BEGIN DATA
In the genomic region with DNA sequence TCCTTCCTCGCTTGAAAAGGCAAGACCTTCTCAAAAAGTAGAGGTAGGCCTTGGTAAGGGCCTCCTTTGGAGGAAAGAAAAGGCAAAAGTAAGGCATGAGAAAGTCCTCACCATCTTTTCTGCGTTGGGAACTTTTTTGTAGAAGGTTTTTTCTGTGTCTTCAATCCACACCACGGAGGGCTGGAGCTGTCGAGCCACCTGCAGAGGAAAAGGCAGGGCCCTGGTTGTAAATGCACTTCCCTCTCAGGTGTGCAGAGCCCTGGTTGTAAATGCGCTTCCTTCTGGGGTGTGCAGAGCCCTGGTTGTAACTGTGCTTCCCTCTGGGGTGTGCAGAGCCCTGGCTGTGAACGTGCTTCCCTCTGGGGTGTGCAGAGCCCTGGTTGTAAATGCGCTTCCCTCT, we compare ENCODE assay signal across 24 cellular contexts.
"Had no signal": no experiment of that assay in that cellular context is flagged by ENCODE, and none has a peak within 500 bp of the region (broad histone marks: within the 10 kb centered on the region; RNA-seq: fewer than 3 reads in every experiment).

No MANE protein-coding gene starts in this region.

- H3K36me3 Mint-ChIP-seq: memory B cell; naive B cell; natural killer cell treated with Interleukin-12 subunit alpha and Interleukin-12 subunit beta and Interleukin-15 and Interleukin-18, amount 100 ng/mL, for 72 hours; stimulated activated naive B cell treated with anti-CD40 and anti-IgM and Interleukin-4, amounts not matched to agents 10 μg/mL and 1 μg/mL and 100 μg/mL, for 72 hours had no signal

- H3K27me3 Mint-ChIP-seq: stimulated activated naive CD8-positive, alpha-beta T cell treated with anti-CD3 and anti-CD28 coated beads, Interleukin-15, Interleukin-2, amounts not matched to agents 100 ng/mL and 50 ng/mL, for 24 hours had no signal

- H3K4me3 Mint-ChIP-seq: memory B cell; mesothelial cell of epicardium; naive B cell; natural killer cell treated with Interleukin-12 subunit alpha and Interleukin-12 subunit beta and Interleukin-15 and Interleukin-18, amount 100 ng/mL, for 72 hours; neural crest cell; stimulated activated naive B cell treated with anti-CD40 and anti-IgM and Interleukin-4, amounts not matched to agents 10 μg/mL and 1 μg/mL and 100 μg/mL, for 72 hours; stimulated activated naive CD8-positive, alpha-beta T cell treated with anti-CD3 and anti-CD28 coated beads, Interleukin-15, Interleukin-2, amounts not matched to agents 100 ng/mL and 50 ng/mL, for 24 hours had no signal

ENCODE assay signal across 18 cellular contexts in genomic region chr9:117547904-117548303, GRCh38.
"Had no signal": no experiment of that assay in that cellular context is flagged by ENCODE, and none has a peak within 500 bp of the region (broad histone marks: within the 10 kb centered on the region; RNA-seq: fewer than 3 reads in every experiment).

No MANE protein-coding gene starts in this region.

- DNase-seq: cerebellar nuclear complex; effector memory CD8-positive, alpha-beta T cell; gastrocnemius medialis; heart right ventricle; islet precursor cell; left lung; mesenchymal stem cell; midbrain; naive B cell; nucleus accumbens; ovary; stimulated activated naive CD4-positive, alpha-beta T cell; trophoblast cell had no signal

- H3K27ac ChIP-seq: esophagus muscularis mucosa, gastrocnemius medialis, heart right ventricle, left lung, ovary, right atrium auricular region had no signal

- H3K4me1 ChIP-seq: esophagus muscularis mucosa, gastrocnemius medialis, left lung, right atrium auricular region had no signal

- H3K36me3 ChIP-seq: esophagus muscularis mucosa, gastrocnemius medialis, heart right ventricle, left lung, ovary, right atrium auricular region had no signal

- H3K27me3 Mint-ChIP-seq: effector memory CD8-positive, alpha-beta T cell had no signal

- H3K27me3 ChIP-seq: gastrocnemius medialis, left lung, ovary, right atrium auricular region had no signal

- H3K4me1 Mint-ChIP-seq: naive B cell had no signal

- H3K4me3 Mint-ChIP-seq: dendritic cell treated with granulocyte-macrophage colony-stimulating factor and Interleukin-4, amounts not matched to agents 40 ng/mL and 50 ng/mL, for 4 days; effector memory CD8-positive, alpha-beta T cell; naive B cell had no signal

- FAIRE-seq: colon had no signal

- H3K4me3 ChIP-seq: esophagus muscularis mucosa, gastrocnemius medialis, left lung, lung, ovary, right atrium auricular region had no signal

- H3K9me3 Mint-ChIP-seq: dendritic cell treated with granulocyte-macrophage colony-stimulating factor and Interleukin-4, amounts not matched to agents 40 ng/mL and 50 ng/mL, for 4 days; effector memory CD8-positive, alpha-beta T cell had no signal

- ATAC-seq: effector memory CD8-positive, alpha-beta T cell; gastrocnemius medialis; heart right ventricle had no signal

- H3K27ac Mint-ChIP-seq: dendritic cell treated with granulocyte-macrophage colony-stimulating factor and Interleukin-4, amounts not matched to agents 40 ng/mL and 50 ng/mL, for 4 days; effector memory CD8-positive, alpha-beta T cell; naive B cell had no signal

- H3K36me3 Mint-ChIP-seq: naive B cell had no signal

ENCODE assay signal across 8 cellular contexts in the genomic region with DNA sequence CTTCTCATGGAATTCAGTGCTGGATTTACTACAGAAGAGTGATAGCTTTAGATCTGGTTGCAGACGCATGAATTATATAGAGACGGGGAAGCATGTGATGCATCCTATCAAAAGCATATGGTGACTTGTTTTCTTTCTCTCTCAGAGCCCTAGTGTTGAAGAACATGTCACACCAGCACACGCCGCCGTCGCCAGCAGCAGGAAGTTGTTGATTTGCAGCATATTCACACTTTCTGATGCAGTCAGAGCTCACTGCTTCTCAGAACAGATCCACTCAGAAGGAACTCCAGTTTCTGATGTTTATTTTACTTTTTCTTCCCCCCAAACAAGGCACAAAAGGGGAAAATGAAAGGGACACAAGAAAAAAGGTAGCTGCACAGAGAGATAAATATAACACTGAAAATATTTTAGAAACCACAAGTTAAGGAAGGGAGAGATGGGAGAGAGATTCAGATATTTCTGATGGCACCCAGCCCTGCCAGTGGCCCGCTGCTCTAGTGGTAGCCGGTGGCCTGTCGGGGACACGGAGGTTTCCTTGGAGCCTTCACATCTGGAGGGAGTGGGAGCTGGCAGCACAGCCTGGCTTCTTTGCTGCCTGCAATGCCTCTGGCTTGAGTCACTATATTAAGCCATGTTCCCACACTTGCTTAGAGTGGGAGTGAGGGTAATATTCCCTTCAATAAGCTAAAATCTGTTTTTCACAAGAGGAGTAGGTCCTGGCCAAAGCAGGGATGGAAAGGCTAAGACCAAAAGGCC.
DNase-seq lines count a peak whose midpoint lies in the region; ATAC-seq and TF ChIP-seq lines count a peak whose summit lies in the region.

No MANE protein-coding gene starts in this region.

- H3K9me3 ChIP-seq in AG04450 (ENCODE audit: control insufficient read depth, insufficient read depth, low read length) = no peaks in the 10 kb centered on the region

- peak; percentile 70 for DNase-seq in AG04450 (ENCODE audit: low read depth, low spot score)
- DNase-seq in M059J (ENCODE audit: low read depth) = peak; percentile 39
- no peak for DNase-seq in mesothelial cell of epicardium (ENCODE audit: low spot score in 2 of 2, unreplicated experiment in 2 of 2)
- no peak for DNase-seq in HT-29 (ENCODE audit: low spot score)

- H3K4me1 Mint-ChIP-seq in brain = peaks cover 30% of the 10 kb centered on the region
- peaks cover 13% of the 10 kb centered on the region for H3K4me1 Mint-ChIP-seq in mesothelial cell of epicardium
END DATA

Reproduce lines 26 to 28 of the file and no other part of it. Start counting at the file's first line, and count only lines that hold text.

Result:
No MANE protein-coding gene starts in this region.

- H3K9me3 ChIP-seq in AG04450 (ENCODE audit: control insufficient read depth, insufficient read depth, low read length) = no peaks in the 10 kb centered on the region

- peak; percentile 70 for DNase-seq in AG04450 (ENCODE audit: low read depth, low spot score)